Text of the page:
1. 22 Oct, 2016 2 commits
  2. 20 Oct, 2016 3 commits
  3. 18 Oct, 2016 3 commits
  4. 01 Oct, 2016 1 commit
  5. 30 Sep, 2016 12 commits
  6. 10 Feb, 2016 1 commit
    • Philip Chimento's avatar
      build: Untangle (AM_) CFLAGS, CPPFLAGS, CXXFLAGS · 0f92f6be
      Philip Chimento authored
      In Automake, CPPFLAGS stands for C PreProcessor flags. C source files are
      compiled with CPPFLAGS and CFLAGS, while C++ source files are compiled
      with CPPFLAGS and CXXFLAGS. The exception to this naming convention is
      the PKG_CHECK_MODULES macro which substs a variable named <FOO>_CFLAGS
      which should properly be called <FOO>_CPPFLAGS.
      
      This untangles all the flags definitions so that -I and -D flags, which
      are preprocessor arguments, are put into CPPFLAGS variables, not into
      CFLAGS or CXXFLAGS. Otherwise they won't apply to both C and C++ source
      files.
      
      In addition, when using per-target flags, make sure to include the AM_
      prefixed variable as well, because otherwise per-target flags will
      override it. Conversely, if an assignment sets a per-target flags variable
      to only be the AM_ prefixed variable (e.g., "something_CFLAGS =
      $(AM_CFLAGS)") then it is redundant.
      
      https://bugzilla.gnome.org/show_bug.cgi?id=761072
      0f92f6be
  7. 23 Jun, 2015 1 commit
  8. 17 Jun, 2015 1 commit
    • Sam Spilsbury's avatar
      coverage: Serialize statistics to cache-path on cache misses · 84c8eded
      Sam Spilsbury authored
      Running Reflect.parse can take a non-trivial amount of time to run
      and this can scale poorly when several files are passed to gjs
      as "coverage eligible." Autotools makes this problem worse, because
      each individual script containing tests invokes gjs again which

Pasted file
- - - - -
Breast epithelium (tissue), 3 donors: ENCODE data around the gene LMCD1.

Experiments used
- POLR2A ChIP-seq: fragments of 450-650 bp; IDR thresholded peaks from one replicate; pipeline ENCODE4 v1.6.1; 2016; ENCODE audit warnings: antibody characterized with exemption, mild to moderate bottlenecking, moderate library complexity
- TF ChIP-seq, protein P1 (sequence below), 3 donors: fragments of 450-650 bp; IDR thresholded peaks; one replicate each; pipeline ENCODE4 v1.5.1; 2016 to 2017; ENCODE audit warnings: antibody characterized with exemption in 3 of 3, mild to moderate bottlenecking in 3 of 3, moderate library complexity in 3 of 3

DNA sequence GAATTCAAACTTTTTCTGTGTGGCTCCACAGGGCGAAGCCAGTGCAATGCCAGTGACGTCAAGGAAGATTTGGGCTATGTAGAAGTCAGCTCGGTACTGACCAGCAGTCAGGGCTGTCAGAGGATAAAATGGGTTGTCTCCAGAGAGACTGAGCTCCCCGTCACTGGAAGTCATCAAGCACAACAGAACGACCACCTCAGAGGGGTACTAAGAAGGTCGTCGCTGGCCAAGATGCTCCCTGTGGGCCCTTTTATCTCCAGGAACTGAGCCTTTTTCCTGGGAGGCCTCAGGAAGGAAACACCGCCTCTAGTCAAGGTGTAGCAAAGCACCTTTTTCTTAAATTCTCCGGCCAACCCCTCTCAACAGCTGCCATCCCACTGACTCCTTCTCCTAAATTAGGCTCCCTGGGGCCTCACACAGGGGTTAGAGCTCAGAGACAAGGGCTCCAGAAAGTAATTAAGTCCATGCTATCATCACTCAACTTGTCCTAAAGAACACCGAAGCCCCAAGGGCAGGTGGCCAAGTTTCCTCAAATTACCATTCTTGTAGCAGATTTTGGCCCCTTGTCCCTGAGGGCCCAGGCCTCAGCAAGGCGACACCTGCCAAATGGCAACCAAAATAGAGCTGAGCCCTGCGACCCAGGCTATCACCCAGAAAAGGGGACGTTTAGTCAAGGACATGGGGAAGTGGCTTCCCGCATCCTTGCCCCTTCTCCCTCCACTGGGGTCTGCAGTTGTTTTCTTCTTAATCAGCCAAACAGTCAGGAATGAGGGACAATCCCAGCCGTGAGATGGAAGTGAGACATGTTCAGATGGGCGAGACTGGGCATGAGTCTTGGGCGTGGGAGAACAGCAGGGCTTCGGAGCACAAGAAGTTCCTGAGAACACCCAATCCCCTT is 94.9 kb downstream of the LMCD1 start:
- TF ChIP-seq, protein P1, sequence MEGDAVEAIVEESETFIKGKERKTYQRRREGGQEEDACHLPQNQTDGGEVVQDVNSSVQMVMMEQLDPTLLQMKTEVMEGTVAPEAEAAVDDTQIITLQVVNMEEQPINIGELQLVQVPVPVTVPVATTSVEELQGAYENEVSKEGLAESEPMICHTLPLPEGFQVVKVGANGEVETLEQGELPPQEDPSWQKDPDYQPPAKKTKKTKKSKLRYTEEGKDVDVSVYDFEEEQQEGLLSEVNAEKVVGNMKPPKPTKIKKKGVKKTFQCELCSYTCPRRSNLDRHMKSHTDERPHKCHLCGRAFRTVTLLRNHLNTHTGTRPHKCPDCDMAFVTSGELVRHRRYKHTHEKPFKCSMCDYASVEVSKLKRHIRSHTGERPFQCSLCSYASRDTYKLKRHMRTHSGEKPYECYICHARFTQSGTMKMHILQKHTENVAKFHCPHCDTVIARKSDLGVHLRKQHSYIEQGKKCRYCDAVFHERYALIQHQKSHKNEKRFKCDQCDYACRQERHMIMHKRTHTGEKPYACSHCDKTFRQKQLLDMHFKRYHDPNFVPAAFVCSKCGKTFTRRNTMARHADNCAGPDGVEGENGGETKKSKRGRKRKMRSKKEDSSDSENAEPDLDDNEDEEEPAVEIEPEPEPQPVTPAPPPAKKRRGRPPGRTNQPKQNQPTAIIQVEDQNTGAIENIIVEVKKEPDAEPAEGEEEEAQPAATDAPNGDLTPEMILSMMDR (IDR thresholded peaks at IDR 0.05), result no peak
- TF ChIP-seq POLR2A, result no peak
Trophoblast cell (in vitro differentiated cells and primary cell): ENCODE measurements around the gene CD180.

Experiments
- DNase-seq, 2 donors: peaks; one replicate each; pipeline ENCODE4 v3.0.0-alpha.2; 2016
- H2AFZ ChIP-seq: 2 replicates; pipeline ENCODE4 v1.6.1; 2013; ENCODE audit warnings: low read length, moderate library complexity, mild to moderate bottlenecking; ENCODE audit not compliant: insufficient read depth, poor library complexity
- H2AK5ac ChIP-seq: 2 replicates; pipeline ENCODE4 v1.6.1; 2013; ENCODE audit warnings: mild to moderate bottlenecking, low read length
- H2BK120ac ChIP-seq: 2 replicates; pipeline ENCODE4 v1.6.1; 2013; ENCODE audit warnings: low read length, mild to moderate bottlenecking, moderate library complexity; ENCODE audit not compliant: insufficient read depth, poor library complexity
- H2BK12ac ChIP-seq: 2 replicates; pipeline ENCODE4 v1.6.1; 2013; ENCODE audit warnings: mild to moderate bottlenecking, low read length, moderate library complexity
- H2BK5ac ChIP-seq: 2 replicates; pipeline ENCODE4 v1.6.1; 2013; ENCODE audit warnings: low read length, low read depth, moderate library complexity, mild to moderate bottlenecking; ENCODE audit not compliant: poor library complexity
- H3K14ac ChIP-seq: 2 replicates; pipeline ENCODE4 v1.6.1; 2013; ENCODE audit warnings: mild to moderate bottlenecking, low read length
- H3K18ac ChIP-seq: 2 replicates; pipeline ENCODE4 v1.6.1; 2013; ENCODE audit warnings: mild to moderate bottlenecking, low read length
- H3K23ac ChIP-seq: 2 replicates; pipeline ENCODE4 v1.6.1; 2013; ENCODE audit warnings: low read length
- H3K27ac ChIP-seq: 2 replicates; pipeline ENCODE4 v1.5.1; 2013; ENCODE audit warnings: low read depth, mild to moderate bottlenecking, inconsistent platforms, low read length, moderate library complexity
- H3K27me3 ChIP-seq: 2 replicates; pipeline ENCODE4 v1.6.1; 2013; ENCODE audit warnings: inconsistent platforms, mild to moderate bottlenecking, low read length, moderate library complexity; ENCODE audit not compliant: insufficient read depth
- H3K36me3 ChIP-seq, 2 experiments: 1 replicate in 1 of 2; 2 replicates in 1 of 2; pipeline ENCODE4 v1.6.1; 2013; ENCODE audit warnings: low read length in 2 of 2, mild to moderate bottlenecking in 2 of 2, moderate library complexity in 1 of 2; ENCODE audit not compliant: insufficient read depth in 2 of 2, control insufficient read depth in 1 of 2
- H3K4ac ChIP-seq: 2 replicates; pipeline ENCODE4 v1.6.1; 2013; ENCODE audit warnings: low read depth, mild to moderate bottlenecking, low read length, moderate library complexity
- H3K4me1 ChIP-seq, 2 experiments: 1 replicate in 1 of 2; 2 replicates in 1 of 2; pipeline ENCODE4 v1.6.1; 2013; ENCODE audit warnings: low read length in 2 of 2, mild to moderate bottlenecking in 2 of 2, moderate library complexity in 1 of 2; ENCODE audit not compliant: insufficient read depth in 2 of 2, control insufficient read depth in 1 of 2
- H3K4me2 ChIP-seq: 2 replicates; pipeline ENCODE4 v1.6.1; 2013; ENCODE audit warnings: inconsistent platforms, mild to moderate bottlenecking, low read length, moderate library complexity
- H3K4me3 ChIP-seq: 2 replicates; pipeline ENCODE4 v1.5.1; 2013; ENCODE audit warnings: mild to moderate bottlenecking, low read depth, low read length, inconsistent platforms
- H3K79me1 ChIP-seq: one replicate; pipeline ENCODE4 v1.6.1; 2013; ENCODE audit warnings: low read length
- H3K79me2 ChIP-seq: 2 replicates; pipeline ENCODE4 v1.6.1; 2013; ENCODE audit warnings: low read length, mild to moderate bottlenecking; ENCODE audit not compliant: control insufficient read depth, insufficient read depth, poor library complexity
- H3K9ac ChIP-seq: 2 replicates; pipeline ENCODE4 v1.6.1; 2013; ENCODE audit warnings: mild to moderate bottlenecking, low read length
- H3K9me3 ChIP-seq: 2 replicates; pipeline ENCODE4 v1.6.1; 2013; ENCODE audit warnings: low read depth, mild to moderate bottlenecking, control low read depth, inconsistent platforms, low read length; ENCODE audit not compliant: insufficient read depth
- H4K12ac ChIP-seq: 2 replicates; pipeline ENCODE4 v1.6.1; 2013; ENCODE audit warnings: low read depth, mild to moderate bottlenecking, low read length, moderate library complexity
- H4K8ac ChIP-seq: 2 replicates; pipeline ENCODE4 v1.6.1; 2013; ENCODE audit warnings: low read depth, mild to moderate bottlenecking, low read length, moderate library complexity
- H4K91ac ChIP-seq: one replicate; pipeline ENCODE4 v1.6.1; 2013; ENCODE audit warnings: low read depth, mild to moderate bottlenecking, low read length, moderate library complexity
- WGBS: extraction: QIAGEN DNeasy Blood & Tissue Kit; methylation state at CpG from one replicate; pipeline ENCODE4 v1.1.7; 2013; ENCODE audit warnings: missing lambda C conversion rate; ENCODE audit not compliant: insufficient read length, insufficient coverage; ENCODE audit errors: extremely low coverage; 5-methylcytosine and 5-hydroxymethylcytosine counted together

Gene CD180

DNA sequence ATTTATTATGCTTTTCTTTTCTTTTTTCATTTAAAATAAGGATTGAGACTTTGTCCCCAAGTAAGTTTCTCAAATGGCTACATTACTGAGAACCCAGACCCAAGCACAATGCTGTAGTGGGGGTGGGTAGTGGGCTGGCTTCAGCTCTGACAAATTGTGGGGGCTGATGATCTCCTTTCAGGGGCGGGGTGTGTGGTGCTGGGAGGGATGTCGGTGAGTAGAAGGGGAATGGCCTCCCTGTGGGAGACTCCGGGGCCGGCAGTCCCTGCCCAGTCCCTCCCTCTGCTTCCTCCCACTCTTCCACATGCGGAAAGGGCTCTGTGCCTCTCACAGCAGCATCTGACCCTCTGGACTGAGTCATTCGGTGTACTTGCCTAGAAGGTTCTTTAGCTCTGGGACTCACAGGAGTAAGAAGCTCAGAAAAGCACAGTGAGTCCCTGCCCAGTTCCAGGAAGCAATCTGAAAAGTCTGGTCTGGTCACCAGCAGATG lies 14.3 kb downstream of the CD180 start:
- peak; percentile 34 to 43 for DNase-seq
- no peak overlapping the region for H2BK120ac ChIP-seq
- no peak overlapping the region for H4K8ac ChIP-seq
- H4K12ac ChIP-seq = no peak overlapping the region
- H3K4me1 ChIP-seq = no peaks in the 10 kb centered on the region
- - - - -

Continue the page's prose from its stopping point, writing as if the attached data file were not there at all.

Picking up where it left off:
means that potentially hundreds of files can be parsed per test.
      
      This problem makes tests with coverage mode enabled run very slowly.
      
      This change re-organizes the way that information is stored from
      Reflect so that we can easily serialize and de-serialize that
      information to a binary file between invocations.
      
      1) The process of fetching statistics out of coverage.js and into
         coverage.cpp was separated out from print_statistics_for_file
         into fetch_coverage_file_statistics_from_js
      2) All statistics are fetched for all coverage-eligible files,
         instead of just the actually-run files (although the actually
         run files are the only ones printed in the report).
      3) The importer is made available in the coverage compartment so
         that we can use JSUnit assertions with it.
      4) Function "keys" are immediately calculated whenever a function
         is detected in coverage.js, as opposed to being post-processed
         afterwards. This means that we can cache the keys themselves
         and restore them directly, as opposed to re-computing them.
      5) A "deactivate" method was added to CoverageStatistics, which
         disables the debugger completely in that compartment (allowing
         context re-use in tests).
      6) Finally, in coverage.js we determine the function key at the
         function detection site and tests were re-written to use
         function keys instead of function names. This will allow
         us to easily fetch from the cache object with the keys
         pre-filled instead of having to recompute them.
      
      The caching logic was also added. Some important features are:
      1) Regular files are stored with their modification time, and
         information obtained from individual files is not restored
         if the current modification time is greater than the stored
         one.
      2) GResource paths are stored along with a sha512sum of their